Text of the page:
President Barack Obama lavished praise on both labor rights icon Cesar Chavez and the filmmakers who have endeavored to tell his story, at a special screening of “Cesar Chavez” at the White House on Wednesday.
With Luna, co-star Rosario Dawson, and House Minority Leader Nancy Pelosi among those in attendance, Julie Chavez Rodriguez — Cesar’s daughter — introduced President Obama, who spoke about the film and the agenda for his remaining time in office.
“This movie, this film tells the story of a man guided by an enormous faith — faith in a righteous cause and a loving God, and the dignity of every human being,” he said. “And it reminds us how throughout our history that faith has been tested, and that it falls to ordinary Americans, ordinary people, to fight and restore that faith.
“Cesar himself said that he spent his first 20 years working as an organizer without a single major victory,” Obama continued. “But he never gave up. He kept on going, and the world is a better place because he did. And that’s one of the great lessons of his life. You don’t give up the fight no matter how long it takes. No matter how long the odds, you keep going, fueled by a simple creed — sí, se puede.”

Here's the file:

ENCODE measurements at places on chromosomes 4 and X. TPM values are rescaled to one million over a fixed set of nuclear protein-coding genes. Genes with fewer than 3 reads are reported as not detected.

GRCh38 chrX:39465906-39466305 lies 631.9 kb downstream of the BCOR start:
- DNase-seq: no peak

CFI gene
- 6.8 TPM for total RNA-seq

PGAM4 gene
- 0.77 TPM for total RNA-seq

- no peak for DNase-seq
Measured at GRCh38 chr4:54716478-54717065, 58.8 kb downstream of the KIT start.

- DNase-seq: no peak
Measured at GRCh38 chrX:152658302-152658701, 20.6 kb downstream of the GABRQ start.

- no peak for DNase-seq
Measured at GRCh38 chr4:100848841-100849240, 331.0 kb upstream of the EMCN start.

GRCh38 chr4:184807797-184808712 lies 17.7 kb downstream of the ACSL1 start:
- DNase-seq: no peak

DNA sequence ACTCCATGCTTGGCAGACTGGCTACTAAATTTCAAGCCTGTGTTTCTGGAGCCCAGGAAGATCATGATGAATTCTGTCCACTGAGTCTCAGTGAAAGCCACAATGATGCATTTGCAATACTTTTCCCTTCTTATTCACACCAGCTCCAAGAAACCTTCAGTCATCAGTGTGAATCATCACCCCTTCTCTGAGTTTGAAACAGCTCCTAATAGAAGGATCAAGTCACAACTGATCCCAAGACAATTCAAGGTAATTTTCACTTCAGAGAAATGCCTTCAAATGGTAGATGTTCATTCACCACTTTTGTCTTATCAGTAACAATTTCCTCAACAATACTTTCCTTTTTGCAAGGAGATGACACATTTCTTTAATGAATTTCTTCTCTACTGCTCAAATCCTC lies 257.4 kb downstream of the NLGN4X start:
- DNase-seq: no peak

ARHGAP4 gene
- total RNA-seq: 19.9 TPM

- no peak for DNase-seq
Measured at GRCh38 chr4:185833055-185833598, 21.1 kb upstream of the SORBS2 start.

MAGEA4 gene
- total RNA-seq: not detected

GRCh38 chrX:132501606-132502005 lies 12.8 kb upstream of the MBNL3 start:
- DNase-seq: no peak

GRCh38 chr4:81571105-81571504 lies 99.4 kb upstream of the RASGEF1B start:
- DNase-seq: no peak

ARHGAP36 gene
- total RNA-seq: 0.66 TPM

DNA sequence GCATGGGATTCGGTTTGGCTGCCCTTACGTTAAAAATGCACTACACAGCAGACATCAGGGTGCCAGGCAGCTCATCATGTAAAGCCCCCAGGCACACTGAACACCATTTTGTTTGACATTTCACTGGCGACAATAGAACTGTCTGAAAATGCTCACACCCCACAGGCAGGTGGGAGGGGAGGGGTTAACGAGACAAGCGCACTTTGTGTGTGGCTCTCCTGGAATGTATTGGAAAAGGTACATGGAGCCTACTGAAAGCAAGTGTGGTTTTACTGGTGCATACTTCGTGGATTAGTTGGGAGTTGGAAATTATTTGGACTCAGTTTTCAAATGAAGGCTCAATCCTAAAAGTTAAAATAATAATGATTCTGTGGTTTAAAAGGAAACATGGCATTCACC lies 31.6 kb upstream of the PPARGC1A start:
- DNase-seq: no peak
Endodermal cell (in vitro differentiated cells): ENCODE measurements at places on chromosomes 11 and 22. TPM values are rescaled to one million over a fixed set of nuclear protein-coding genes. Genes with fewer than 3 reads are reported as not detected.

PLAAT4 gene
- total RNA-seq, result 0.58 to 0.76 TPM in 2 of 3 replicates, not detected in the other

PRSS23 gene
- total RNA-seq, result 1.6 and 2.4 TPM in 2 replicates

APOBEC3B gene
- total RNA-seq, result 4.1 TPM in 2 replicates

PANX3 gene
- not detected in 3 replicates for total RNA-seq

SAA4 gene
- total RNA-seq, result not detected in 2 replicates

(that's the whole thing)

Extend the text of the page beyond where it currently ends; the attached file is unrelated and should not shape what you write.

Obama linked Chavez’s work with his administration’s health care initiative and the modern effort to pass comprehensive immigration reform.
“We’ve got to keep fighting to make sure that our economy rewards the hard work of every American with a fair and living wage and equal pay for equal work,” he said.
“We’ve got to keep working to fix our broken immigration system. This is an example of where this is hard, but we’ve made progress and we are going to get this done. This is going to happen. It’s not a matter of if, just a matter of when. And I want it to happen now, so we are going to keep on pushing.”
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He also cracked a few jokes during the brief remarks. Obama mistook CDs for DVDs; teased Rosario Dawson about her height relative to the woman she portrayed, Delores Huerta; and mentioned Luna’s much more risqué breakout role from back in 2001.
“I told [Diego Luna] I loved ‘Y Tu Mamá, También,’ but we can’t screen that at the White House,” Obama joked. “It’s a great movie, but this is a little more family-friendly here.”